While most of us are familiar with albinos, or those with a condition wherein there’s a lack of melanin production causing an absence of pigment, there is also such a thing as melanism. The black panther is actually a leopard with this characteristic, but what about other members of the animal kingdom?
Black deer? In my woodlands? It’s actually LESS likely than you think. According to Dr. John Baccus, director of the wildlife ecology program at Texas State University, “Even though we have more melanistic deer here than in the whole world, they’re still extremely rare. It’s the rarest of the white-tailed deer, even rarer than the big-antlered deer. I get the harvest records every year from the Texas Parks and Wildlife Department, and generally, there are fewer than five of these melanistic deer that are harvested in any given year.”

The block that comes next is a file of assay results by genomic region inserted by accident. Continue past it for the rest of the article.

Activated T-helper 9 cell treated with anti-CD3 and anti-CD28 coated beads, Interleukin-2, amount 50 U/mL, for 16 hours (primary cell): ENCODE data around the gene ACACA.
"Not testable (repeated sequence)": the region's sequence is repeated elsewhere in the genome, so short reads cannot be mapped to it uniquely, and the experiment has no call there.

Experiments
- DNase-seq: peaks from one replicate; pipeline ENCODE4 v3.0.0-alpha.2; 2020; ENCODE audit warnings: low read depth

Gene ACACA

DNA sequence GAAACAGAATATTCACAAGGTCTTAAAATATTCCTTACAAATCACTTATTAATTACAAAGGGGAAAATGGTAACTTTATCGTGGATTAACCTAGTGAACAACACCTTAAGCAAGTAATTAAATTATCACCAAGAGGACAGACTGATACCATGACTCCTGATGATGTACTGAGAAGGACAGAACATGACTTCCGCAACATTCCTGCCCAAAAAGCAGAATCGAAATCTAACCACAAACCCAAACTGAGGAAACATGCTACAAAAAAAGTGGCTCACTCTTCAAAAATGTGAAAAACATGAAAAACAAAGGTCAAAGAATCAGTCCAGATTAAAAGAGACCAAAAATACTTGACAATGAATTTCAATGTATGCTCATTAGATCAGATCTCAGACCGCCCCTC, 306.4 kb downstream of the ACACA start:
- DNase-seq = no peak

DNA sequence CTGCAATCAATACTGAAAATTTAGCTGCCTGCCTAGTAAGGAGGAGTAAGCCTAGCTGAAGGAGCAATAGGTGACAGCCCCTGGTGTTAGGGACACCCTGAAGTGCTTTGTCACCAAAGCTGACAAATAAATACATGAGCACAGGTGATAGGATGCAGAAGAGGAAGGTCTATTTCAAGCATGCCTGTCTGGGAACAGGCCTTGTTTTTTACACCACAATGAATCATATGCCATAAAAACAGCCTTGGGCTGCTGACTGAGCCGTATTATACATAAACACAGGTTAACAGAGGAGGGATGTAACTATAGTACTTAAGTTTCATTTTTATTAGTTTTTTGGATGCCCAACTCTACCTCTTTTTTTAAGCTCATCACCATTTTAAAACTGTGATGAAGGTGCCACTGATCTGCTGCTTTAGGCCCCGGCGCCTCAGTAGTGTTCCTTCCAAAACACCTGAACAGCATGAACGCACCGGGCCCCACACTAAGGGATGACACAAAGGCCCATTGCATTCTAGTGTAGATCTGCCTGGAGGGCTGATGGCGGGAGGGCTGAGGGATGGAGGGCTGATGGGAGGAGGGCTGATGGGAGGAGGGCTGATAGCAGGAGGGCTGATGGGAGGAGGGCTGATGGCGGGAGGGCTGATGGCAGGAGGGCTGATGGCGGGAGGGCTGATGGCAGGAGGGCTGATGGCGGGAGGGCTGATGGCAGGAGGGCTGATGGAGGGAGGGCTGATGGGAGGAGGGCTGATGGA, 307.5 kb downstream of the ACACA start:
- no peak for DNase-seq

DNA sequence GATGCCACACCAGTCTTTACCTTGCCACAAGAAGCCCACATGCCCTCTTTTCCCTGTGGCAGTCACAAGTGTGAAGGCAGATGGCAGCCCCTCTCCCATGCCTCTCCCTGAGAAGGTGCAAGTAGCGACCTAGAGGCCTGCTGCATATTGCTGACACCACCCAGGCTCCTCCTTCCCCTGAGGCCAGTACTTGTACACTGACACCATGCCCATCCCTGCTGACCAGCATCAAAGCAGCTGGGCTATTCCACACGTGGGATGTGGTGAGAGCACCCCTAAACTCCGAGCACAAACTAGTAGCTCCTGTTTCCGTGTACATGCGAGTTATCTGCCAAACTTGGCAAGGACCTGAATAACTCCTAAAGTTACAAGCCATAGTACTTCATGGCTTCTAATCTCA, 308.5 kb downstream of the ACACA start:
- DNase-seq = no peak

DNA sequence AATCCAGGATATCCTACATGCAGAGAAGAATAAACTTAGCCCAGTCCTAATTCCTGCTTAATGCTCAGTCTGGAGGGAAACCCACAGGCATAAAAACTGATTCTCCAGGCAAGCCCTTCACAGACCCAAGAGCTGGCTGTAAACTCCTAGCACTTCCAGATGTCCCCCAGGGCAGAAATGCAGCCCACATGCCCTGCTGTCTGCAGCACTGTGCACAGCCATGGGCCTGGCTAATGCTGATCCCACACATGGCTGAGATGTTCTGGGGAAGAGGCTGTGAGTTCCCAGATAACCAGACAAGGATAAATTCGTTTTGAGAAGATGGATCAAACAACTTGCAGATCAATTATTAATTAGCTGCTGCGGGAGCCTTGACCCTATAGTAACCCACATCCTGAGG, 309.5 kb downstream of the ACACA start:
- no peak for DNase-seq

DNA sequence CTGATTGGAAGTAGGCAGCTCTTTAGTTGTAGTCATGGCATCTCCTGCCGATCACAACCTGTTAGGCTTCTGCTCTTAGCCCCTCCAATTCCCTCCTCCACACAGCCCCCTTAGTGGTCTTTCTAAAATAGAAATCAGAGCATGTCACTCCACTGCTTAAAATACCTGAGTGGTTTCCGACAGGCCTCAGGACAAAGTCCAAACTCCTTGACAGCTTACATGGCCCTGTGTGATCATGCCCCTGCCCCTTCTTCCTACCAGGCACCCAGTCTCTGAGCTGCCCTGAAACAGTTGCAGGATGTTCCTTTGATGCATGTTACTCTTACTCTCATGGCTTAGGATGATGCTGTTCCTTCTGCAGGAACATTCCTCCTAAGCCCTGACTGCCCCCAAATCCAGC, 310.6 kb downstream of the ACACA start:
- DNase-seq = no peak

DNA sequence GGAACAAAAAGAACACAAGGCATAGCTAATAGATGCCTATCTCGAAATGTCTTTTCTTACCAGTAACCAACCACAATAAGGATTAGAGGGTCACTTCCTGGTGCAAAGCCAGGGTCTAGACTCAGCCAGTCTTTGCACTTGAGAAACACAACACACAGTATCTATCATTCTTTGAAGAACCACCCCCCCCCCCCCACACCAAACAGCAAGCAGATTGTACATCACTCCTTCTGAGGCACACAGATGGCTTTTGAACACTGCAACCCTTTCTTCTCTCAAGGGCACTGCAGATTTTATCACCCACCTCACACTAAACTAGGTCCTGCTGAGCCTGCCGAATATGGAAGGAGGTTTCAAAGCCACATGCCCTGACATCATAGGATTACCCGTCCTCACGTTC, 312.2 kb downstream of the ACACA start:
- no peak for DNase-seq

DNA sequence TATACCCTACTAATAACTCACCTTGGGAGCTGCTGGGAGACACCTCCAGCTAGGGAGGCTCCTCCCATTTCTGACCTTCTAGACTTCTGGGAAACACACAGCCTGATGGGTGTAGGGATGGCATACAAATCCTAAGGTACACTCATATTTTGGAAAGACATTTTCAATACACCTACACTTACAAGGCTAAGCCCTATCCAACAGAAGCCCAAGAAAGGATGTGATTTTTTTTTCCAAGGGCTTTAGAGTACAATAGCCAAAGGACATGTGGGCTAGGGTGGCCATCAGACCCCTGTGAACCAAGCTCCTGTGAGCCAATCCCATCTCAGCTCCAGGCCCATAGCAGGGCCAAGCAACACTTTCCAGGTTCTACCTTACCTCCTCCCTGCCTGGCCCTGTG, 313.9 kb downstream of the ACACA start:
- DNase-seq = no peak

Melanistic zebras aren’t all-black, though on occasion they come close. Instead, the mutation acts on the width of the black stripes, crowding out the white to varying degrees. Sometimes the effect is startling and unusual, depending on the strength of the melanistic gene and how it acts on certain individuals.
Full story at WebEcoist.
Black sheep of the animal kingdom.Author on Google+